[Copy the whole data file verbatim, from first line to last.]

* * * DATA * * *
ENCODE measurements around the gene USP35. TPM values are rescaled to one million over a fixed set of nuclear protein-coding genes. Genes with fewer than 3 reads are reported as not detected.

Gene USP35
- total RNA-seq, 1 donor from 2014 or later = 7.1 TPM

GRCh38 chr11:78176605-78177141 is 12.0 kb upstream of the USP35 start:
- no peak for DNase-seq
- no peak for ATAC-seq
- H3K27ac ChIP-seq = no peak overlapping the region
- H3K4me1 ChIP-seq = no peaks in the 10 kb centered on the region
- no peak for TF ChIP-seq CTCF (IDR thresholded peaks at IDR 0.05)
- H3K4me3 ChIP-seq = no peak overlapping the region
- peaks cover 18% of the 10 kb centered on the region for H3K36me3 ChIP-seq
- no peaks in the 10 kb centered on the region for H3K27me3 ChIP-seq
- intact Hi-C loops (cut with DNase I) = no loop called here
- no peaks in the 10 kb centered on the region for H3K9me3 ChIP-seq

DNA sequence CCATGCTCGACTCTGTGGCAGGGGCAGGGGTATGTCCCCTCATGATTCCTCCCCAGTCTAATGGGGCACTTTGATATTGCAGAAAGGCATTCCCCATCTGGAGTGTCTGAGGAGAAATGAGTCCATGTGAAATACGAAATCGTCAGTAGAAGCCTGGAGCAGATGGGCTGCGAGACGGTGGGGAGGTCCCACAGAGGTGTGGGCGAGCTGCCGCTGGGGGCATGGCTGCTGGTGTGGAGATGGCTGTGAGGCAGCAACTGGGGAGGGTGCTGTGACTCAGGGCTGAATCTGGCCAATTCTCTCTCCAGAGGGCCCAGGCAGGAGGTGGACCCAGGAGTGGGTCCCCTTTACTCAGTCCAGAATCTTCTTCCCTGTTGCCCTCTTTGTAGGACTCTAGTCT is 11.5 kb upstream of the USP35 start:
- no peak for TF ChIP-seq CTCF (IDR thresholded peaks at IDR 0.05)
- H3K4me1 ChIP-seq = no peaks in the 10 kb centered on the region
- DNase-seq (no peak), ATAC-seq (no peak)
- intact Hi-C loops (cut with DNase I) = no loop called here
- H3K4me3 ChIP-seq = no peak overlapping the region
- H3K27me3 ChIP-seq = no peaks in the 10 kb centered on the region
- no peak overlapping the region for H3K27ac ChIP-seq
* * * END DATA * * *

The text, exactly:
ENCODE measurements around the gene USP35. TPM values are rescaled to one million over a fixed set of nuclear protein-coding genes. Genes with fewer than 3 reads are reported as not detected.

Gene USP35
- total RNA-seq, 1 donor from 2014 or later = 7.1 TPM

GRCh38 chr11:78176605-78177141 is 12.0 kb upstream of the USP35 start:
- no peak for DNase-seq
- no peak for ATAC-seq
- H3K27ac ChIP-seq = no peak overlapping the region
- H3K4me1 ChIP-seq = no peaks in the 10 kb centered on the region
- no peak for TF ChIP-seq CTCF (IDR thresholded peaks at IDR 0.05)
- H3K4me3 ChIP-seq = no peak overlapping the region
- peaks cover 18% of the 10 kb centered on the region for H3K36me3 ChIP-seq
- no peaks in the 10 kb centered on the region for H3K27me3 ChIP-seq
- intact Hi-C loops (cut with DNase I) = no loop called here
- no peaks in the 10 kb centered on the region for H3K9me3 ChIP-seq

DNA sequence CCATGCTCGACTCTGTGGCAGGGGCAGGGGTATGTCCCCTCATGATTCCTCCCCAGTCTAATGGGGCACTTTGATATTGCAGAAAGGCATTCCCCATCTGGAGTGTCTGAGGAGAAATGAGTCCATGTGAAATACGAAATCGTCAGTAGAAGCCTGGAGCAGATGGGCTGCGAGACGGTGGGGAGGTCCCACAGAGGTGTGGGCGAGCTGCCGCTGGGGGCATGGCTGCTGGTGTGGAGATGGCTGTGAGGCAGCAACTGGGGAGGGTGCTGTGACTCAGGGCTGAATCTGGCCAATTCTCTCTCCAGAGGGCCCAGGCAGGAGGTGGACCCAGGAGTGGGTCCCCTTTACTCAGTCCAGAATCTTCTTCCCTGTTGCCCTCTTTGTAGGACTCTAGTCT is 11.5 kb upstream of the USP35 start:
- no peak for TF ChIP-seq CTCF (IDR thresholded peaks at IDR 0.05)
- H3K4me1 ChIP-seq = no peaks in the 10 kb centered on the region
- DNase-seq (no peak), ATAC-seq (no peak)
- intact Hi-C loops (cut with DNase I) = no loop called here
- H3K4me3 ChIP-seq = no peak overlapping the region
- H3K27me3 ChIP-seq = no peaks in the 10 kb centered on the region
- no peak overlapping the region for H3K27ac ChIP-seq